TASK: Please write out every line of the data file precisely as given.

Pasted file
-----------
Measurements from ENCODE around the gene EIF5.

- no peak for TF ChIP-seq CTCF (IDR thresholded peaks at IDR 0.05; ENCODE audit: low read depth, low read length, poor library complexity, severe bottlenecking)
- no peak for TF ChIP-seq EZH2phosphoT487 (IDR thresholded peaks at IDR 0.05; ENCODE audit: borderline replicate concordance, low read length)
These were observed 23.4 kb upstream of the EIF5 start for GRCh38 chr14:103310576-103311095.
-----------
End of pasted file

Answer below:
Measurements from ENCODE around the gene EIF5.

- no peak for TF ChIP-seq CTCF (IDR thresholded peaks at IDR 0.05; ENCODE audit: low read depth, low read length, poor library complexity, severe bottlenecking)
- no peak for TF ChIP-seq EZH2phosphoT487 (IDR thresholded peaks at IDR 0.05; ENCODE audit: borderline replicate concordance, low read length)
These were observed 23.4 kb upstream of the EIF5 start for GRCh38 chr14:103310576-103311095.